We interrupt this intermission with a brief broadcast…

mr mom tvHi. Me again. Remember me? Yeah, the guy who used to blog here. I’m not dead yet. You might want to take a seat before I tell you this, but for the past few weeks, I’ve been on duty as a full-time Mr. Mom while putting in the occasional freelance hours in a new field I’m hoping to make into a career.

A week or two ago, I went through my dossier of blog drafts and selected about ten that I really want to polish up and post in the next few weeks, and I was going to preview them, but the window in which I was saving the links for reference closed with my browser, so now I need to go back and pick them out again. Aside from such fascinating logistical snags, as you may have heard, taking care of very small kids all day is extremely demanding and distracting. I’ve been in a heavy reading phase of late, and staying fit is essential for my sanity, so I need some time to regain my urge to blog blog, so, for now, you’ll have to get by with a dribble here. 

I will also say that I really appreciate the conversation some of you have been having about religious liberty, and as much as I have wanted to read it all and dive in, well… small kids, weird work schedule, one-driver family, etc. All I will say for now, though, is this:

Enjoining nations to a) afford their citizens the right to practice whatever religion they prefer is not the same thing as enjoining all nations to b) promote the Catholic faith as a civic duty. Tolerance for the practice of religion (a) is logically contained within the duty to promote the Catholic religion (b), and insofar as Dignitatis Humanae stopped at that former principle (a), it failed to enunciate the fullness of the Catholic teaching on what true religious liberty is (b). A half-truth is logically equivalent to a falsehood, and Catholicism, by its very name, is opposed to half-truths and pragmatic compromise. It is the antithesis of true liberty to promote error on an equal footing with truth, for only truth sets man free. Therefore, it is the antithesis of religious liberty to bind true religion, as the pillar of civic order, by the indifferentist chains of mere, Lockean tolerance.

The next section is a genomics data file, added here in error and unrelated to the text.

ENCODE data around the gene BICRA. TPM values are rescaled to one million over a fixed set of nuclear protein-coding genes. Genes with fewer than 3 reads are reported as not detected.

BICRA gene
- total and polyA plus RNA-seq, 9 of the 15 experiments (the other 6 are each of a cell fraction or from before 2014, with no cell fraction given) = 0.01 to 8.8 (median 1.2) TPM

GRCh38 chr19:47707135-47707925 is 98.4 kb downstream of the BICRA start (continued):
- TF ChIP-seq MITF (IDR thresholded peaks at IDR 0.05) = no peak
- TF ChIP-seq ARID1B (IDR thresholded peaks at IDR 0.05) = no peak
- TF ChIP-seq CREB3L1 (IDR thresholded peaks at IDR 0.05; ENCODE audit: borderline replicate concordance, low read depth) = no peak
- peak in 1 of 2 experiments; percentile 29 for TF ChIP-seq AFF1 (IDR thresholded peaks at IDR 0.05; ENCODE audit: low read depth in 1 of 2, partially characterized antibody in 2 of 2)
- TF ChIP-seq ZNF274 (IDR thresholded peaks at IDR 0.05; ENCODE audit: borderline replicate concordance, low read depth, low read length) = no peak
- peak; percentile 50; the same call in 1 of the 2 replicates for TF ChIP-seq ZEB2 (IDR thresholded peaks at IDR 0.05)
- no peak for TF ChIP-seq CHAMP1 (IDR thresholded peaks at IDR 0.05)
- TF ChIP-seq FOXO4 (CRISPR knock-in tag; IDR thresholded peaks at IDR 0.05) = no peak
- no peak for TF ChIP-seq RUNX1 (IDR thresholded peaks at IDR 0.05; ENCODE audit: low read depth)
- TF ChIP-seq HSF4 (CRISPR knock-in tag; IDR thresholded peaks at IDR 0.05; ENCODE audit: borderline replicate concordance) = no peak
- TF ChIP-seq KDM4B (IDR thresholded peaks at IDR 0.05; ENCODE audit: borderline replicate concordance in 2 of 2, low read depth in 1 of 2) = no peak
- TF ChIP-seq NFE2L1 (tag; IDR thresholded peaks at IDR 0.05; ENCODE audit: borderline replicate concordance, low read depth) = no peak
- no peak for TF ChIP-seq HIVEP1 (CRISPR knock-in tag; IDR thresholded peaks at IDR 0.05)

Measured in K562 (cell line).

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By their fruits?

When the spirit of a council dictates, almost from day one, how the documents of a council are to be read and applied, then that spirit is the true fruit of the council, regardless what the documents may say. Luckily, the Church has never fallen into this trap, so keep calm and party on, right?

This is the conservative paradox: the same people who are blamed for “hijacking The Council” are those to whom pious submission must be given in the implementation of The Council. Conspiracy theories are generally taboo among conservatives, but The Tale of Those Nasty Liberals Who Hijacked Poor Ol’ Vatican Two is one conspiracy theory still very much in vogue. The documents have borne the fruits we see (and will probably keep seeing, for a long time to come) because the seeds of said fruit are embedded in the documents themselves. This is why, as Bp. Schneider reminds us, the documents must be subjected to a thorough magisterial pruning, so that the vigor of the Pastoral Mandate can be matched by the tradition of doctrinal security.